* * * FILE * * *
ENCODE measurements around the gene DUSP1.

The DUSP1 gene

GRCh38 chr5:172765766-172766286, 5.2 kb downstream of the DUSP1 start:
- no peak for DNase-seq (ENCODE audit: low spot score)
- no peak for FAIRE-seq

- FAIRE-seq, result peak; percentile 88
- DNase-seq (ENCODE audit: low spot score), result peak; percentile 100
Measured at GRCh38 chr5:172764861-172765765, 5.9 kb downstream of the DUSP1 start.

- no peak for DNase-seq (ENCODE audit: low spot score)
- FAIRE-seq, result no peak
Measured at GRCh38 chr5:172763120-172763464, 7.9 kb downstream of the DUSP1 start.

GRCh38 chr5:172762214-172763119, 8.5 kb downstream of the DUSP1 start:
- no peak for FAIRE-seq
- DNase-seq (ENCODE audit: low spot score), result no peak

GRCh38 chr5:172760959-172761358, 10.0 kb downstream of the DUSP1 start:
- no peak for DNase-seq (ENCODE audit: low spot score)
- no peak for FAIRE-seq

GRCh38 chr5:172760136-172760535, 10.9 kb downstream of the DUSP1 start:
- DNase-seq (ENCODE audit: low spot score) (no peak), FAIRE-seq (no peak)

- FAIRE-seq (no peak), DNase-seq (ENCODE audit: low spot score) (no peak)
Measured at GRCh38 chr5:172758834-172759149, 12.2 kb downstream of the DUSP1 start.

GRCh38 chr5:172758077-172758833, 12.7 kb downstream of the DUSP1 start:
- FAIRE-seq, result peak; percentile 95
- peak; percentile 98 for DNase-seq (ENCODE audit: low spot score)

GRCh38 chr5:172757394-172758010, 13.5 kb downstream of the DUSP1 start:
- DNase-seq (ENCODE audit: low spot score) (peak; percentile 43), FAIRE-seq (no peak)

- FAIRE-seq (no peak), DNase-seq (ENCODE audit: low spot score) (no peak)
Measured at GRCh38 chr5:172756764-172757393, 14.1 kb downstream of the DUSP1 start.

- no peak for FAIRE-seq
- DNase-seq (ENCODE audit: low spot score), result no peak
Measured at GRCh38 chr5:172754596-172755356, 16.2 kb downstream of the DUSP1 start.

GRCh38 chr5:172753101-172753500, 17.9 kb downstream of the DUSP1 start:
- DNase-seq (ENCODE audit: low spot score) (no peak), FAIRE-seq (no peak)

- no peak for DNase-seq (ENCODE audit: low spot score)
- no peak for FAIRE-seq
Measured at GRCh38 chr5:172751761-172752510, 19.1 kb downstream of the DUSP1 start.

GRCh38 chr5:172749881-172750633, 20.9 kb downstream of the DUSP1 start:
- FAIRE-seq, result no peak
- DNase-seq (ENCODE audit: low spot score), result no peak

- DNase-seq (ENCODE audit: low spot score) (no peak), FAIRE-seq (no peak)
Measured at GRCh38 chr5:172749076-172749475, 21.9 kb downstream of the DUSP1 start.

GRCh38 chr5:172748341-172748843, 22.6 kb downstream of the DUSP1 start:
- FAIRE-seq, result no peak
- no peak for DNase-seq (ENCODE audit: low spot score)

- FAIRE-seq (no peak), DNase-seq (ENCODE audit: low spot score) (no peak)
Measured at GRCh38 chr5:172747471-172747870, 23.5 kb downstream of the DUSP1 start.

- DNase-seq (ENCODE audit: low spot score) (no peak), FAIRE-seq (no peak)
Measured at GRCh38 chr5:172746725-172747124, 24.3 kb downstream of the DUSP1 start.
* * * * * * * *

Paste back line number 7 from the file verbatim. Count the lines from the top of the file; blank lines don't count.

- DNase-seq (ENCODE audit: low spot score), result peak; percentile 100